New Testament Theology is that branch of the Christian disciplines which traces themes through the authors of the NT and then amalgamates those individual motifs into a single comprehensive whole. Thus it studies the progressive revelation of God in terms of the life situation at the time of writing and the delineates the underlying thread which ties it together. This discipline centers upon meaning rather than application, i.e., the message of the text for its own day rather than for modern needs. The term employed most frequently for the current state of biblical theology is "crisis," due to the growing stress on diversity rather than unity and the failure to attain any consensus whatever as to methodology or content. However, this is hyperbolic.
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Karl Barth and dialectical theology (1919) rescued the old liberalism after its collapse following the First World War. He said that God speaks to man through the Bible. Therefore the testaments were studied along theological rather than historical-critical lines. Oscar Cullmann with his salvation-history approach represented the conservative wing, and Rudolf Bultmann with his demythologization and existential interpretation controlled the liberal faction. Following Bultmann, Ernst Fuchs and Gerhard Ebeling developed the new hermeneutic, and influential school which considered the Bible to be encounter or "word-event." They reacted against the Bible as propositional truth and said that in it man is called to a new relationship with God.
There are several more recent approaches, such as Wolfhart Pannenberg's return to the historical approach as a scientific discipline and Brevard Childs's canon process, which considers the Bible as a unity and states that biblical theology must begin with the final canonical form rather than the developing stages of the biblical books. The major characteristic, however, has been disunity. No voice has gained ascendancy and no single system dominates as did Baur, Bousset, or Bultmann in the past. However, the interest is greater than ever before, and several voices, notably those of the canon-critical camp, are turning interest back to biblical theology. Relationship to Other Disciples. To Systematic Theology. Since biblical theology began as a reaction against dogmatics, there has always been tension between the two. Many like Ernst Kasemann have argued that the fragmentary nature of the NT data makes any attempt to unify the diverse theologies impossible. However, this is doubtful (see below), and the two are interdependent. Biblical theology forces systematics to remain true to the historical revelation, while dogmatics provides the categories to integrate the data into a larger whole. However, the organization itself stems from the text; Scripture must determine the integrating pattern or structure. Biblical theology is descriptive, tracing the individual emphases of the sacred writers and then collating them to ascertain the underlying unity. Systematics takes this material and reshapes it into a confessional statement for the church; it bridges the gap between "what it meant" and "what it means." At the same time, systematics provides the preunderstanding that guides the interpreter, so the two disciplines interact in a type of "hermeneutical circle" as each informs and checks the other.
Second, Childs admits that with his approach the original meaning of the text cannot be recovered. Many canon critics see the true meaning as encompassing not only the canonical thrust but also the meaning of the original event/saying, subsequent developments, and current interpretations. The text is reduced to a mere voice in a cacophony of sounds. Third, many other critics reduce Scripture to a "canon within the canon" (e.g., Kasemann). One chooses a theme as center and stresses only those passages which fit this so-called core of Scripture. This reduction must be avoided and the whole of Scripture allowed to speak.
The Analytical Method studies the distinctive theology of individual sections and notes the unique message of each. The strength is the emphasis upon the individual author's meaning. The weakness is the radical diversity, which results in a collage of pictures with no cohesiveness.
The Historical Method studies the development of religious ideas in the life of God's people. Its value is the attempt to understand the community of believers behind the Bible. Its problem is the subjectivity of most reconstructions, in which the scriptural text is at the mercy of the theorist.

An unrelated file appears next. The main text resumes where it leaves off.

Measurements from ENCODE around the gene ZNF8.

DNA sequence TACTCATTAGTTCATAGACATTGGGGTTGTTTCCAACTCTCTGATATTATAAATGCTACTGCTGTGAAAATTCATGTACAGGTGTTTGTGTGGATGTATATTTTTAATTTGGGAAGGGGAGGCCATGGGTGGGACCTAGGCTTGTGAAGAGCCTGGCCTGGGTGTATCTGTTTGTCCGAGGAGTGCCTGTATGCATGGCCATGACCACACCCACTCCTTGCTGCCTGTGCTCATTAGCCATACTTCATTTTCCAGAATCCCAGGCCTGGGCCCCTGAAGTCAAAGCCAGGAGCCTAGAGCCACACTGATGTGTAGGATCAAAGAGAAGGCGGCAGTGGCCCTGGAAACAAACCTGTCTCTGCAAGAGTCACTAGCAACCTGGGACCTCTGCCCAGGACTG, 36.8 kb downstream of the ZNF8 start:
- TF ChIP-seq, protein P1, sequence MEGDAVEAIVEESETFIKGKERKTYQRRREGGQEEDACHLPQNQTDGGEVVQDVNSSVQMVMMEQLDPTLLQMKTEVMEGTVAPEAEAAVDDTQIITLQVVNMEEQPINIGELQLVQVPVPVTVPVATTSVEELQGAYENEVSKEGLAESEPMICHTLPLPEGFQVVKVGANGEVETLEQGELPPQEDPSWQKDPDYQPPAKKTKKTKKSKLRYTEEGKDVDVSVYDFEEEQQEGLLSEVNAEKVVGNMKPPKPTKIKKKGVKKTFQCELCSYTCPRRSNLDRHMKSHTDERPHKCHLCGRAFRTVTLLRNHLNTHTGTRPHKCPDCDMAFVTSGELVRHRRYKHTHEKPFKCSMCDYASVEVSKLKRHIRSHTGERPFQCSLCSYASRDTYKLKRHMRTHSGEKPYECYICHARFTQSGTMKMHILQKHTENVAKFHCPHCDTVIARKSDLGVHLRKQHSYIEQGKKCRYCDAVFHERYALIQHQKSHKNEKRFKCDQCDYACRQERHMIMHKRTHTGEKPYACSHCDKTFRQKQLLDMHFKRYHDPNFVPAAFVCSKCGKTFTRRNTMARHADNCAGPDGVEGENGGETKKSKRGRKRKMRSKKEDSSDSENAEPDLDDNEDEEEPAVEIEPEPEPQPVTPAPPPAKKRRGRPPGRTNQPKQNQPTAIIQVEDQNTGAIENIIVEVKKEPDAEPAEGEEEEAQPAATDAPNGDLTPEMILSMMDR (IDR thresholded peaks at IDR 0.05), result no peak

The Christological Method makes Christ the hermeneutical key to both testaments. Its strength is its recognition of the true center of the Bible. Its weakness is its tendency to spiritualize passages and force interpretations foreign to them, especially in terms of the OT experience of Israel. One should not read everything in the OT or NT as a "type of Christ."
The Confessional Method looks at the Bible as a series of faith statements which are beyond history. Its value is its recognition of creed and worship in NT faith. Its danger is its radical separation between faith and history.
The Cross-Section Method traces a single unifying theme (e.g., covenant or promise) and studies it historically by means of "cross-sections" or samplings of the canonical record. Its strength is the understanding of major themes that it provides. Its weakness is the danger of arbitrary selection. If one selects the wrong central theme, other themes can be forced into harmony with it.
The Multiplex Method (Hasel) combines the best of these and proceeds hermeneutically from text to theory. It begins with grammatical and historical analysis of the text, attempting to unlock the meaning of the various texts within their life settings. Here a sociological analysis is also helpful, since it studies those life settings in terms of the social matrix of the believing communities. As the data are collected from this exegetical task, they are organized into the basic patterns of the individual books and then further of the individual authors. At this stage the interpreter has delineated the emphases or interlocking forces in the strata. Once these various traditions (e.g., Markan, Johannine, Pauline) have been charted, the student looks for basic principles of cohesion between them, for metaphorical language which discloses larger patterns of unity between the authors. One must seek the unified whole behind statements of election and universal salvific will, on the one hand, or behind realized and final eschatology, on the other. Paul's stress on justification by faith will be united with John's use of new-birth language. These larger unities are charted on two levels, first with respect to overall unity and second concerning the progress of revelation. Finally, these motifs are compiled into major sections and subsections, following a descriptive (biblical) method rather than an artificial reconstruction. In other words, the data rather than the dogmatic presuppositions of the interpreter control the operation. From this will emerge a central unifying theme around which the other subthemes gather themselves. Within this larger unity the individual themes maintain complementary yet distinct roles. The larger cohesive unity must result from rather than become the presupposition of the theological enterprise, i.e., the texts determine the patterns.